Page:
Given the importance of stromal signals in modulating tumor outcome, they serve as an exciting novel target for intervention in the tumorigenic process. The proposed studies will provide insights into stromal-epithelial interactions that facilitate malignat progression, will provide markers that report consequences of cell-cell communications and will suggest targets for modulating the resulting phenotypes.
The interactions between stromal components and epithelial cells are known to be important in determining breast cancer risk and progression. However, many of the molecular mechanisms that underpin these interactions are unknown. We have recently identified an integrated multi-cellular program that controls manifold stromal alterations in breast cancer. Modulation of this program induces the concomitant appearance of many phenotypic alterations often observed in the stromal components surrounding a tumor: low adipocyte content, increased deposition of extra-cellular matrix (ECM) proteins and increased numbers of fibroblasts and vascular cells. These visual changes, referred to as desmoplasia, are induced by the secretion of cytokines that are instrumental in tumor progression. We have established a direct causal relationship between acquisition of these desmoplastic features and repression of the receptor CD36 in vitro and in vivo. Strikingly, CD36 repression is observed in all stromal cell types normally expressing CD36, fibroblasts, endothelial cells, macrophages and adipocytes. This repression occurs throughout breast tumor stroma compared to its adjacent histologically normal tissue. Widespread repression of CD36 has many functional implications since CD36 coordinately modulates adipocyte differentiation, angiogenesis, matrix deposition, cell-ECM interactions, and immune signaling, all of which constitute pro-tumorigenic phenotypes. Consistent with this, CD36 tumor levels are inversely correlated with tumor size and grade. Importantly, these stromal changes are seen in breast tissues in the absence of any malignancy, supporting that it is an early event in the tumorigenic process. We have gathered compelling evidence for the cytokine activin A repressing CD36, thus providing a mechanistic link between engagement of the DNA damage-Activin A pathway identified by us in damaged pre-malignant epithelial cells (vHMECs) and activation of the multicellular pro-tumorigenic stromal program characterized by CD36 repression. In this proposal, we wish to demonstrate the extent of the extrinsic impact of DNA damage within the epithelium on the stromal network described above.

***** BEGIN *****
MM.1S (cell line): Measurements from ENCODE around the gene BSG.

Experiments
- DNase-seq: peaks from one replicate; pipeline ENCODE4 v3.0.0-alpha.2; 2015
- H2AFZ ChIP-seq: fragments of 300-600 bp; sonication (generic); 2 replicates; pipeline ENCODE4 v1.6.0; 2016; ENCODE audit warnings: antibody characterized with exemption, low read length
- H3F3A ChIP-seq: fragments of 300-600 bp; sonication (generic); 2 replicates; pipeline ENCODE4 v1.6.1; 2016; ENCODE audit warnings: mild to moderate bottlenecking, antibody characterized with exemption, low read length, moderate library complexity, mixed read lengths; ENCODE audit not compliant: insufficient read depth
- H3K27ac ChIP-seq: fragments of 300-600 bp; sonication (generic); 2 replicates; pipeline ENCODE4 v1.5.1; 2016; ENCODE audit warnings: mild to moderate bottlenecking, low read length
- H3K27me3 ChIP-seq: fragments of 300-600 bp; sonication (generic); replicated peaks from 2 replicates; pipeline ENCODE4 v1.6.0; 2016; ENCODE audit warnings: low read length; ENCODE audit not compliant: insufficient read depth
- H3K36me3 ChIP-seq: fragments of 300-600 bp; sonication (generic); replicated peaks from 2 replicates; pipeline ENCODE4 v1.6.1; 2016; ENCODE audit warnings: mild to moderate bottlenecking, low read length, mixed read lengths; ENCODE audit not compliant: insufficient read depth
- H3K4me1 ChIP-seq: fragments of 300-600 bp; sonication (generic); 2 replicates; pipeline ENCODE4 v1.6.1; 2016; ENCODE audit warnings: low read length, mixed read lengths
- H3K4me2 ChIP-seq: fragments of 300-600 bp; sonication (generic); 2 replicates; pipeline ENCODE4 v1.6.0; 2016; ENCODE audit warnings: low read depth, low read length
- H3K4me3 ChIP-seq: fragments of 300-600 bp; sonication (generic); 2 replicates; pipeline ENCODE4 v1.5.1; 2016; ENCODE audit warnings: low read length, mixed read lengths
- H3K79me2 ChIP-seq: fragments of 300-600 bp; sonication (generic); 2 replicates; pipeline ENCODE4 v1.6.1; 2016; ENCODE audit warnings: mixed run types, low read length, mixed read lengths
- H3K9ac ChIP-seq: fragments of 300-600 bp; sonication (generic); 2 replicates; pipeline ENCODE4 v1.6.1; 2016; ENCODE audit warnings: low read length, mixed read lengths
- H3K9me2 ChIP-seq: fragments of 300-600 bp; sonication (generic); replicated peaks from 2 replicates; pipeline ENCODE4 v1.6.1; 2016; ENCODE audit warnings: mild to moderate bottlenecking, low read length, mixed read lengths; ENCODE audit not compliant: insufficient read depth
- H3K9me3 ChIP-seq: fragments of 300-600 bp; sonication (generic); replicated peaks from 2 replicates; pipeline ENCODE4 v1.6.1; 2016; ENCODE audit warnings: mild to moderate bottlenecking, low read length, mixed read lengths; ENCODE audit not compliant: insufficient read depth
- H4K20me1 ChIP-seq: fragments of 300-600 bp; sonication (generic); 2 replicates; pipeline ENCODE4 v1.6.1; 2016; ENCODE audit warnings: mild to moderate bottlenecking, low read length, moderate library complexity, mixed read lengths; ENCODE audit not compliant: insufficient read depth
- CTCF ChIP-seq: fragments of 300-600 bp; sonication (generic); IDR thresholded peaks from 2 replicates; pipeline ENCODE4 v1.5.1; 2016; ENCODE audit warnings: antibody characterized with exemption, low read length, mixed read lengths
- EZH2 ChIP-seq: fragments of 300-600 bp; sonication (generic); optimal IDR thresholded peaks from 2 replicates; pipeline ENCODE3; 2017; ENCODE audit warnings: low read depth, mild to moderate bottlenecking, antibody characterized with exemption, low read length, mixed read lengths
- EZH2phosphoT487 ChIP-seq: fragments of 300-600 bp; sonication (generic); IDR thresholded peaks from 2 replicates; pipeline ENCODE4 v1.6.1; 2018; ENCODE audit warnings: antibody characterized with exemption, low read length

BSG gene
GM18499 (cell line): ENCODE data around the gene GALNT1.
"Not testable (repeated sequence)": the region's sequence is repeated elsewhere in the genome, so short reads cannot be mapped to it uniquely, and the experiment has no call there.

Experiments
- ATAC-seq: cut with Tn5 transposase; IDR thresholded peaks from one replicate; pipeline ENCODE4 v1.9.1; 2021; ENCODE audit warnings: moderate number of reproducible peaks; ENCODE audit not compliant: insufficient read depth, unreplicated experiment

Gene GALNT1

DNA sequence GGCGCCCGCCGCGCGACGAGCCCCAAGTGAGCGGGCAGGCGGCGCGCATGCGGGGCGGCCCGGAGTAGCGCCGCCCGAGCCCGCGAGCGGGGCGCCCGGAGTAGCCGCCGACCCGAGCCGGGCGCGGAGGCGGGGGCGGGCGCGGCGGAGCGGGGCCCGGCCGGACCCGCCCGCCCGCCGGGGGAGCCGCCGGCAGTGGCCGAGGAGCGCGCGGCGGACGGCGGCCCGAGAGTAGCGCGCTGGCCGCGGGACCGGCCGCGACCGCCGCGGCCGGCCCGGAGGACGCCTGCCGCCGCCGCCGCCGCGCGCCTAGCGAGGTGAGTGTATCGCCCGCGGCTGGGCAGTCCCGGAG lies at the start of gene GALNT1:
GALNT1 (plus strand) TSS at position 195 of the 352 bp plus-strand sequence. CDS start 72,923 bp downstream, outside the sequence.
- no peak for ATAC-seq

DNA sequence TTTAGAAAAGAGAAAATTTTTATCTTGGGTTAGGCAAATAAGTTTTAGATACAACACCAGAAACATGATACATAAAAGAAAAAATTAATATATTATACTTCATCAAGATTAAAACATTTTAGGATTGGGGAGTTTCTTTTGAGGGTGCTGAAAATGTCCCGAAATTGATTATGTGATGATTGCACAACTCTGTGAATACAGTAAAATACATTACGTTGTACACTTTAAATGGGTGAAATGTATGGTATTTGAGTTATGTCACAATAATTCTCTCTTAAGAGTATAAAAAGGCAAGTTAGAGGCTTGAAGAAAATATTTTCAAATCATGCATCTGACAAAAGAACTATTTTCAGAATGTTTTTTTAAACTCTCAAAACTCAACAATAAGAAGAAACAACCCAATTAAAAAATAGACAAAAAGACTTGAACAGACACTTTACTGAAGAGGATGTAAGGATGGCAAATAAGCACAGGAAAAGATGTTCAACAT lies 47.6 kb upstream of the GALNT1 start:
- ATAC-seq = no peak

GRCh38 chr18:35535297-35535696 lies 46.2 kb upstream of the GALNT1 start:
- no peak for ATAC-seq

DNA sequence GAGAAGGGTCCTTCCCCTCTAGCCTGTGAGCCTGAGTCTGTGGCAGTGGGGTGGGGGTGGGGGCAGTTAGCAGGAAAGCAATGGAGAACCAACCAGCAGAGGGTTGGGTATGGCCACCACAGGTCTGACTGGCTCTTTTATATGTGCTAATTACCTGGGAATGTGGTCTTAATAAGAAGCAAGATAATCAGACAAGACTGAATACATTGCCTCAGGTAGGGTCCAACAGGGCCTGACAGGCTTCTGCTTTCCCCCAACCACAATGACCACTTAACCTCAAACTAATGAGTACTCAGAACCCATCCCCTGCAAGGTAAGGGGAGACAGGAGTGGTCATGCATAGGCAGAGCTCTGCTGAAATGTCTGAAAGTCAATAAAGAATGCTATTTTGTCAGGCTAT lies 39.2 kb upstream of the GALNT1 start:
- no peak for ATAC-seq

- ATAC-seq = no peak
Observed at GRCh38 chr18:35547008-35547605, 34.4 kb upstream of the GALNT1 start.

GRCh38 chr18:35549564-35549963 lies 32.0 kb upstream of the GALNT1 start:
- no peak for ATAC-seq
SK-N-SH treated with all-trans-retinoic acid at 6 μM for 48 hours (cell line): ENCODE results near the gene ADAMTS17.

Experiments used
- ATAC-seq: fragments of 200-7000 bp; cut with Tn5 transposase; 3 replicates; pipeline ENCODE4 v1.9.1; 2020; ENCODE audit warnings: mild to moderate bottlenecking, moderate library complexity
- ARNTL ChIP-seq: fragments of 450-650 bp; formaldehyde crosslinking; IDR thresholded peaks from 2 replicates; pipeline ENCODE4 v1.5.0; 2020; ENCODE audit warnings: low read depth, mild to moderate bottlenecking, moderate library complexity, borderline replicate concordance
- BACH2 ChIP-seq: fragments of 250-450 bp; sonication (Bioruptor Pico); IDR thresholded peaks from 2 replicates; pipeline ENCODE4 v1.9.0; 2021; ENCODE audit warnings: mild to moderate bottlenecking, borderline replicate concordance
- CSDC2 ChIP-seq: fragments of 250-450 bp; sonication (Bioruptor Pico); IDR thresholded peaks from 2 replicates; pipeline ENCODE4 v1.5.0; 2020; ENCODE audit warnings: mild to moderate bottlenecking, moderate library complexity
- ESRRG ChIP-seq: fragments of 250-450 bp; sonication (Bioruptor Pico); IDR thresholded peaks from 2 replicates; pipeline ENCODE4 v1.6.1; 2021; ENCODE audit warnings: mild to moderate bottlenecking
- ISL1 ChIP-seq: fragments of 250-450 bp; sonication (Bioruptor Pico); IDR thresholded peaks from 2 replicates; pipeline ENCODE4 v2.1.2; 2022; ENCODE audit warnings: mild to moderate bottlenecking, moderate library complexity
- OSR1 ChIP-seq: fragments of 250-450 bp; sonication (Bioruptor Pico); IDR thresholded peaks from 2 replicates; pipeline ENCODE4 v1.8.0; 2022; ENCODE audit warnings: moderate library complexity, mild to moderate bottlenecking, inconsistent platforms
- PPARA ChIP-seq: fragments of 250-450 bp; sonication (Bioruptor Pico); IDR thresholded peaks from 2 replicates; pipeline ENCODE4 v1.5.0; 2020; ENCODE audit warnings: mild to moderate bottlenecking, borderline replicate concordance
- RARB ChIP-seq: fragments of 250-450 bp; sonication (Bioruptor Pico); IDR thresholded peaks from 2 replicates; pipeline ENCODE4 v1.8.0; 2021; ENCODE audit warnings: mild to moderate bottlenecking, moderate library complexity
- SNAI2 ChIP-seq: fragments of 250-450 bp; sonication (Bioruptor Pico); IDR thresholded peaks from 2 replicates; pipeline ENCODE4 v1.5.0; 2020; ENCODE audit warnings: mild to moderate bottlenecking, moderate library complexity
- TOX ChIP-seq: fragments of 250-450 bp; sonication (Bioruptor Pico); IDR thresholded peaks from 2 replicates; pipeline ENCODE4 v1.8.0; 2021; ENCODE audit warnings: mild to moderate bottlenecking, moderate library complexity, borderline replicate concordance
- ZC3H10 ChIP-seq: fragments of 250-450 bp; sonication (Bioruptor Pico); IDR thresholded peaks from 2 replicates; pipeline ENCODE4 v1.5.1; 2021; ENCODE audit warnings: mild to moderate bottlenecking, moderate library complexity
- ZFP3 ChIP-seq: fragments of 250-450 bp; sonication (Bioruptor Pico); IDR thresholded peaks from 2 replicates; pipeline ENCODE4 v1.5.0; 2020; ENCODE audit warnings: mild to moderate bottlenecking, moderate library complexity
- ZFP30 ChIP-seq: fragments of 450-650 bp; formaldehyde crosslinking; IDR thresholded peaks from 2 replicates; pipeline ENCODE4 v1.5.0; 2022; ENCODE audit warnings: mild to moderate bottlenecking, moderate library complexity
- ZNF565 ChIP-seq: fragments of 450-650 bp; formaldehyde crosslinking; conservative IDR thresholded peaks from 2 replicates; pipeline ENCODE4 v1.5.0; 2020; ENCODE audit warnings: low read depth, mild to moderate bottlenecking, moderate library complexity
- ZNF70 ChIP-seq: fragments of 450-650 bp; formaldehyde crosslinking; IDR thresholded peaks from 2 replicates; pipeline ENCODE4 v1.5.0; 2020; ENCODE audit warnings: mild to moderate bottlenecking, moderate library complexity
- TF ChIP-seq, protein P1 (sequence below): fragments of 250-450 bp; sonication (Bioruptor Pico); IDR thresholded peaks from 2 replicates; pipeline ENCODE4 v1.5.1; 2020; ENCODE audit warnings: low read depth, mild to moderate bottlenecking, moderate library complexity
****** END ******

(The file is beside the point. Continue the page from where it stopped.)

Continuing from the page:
In Specific Aim 1, we will investigate if damaged vHMECs, and malignant cells that typify different breast tumor subtypes, can repress CD36 through activin A in all stromal cell types that express CD36 and if tumorigenic phenotypes are induced in each cell type as a result of CD36 repression in vitro.
In Specific Aim 2, we will evaluate whether a telomere malfunction (DNA damage) murine model exhibits cd36-dependent desmoplastic and stromal tumorigenic phenotypes in vivo.
In Specific Aim 3, we will evaluate the contribution of each stromal cell type to these CD36-dependent tumorigenic phenotypes in vivo using a mouse xenograft model optimized in our laboratory. Finally, in Specific Aim 4, we will search for novel factors secreted by damaged vHMECs that can, like activin A, repress CD36 and promote CD36-dependent stromal tumorigenic phenotypes. Answers to these questions will provide clinicians with novel tools for prevention or reversion of the malignant state in human breast tissue.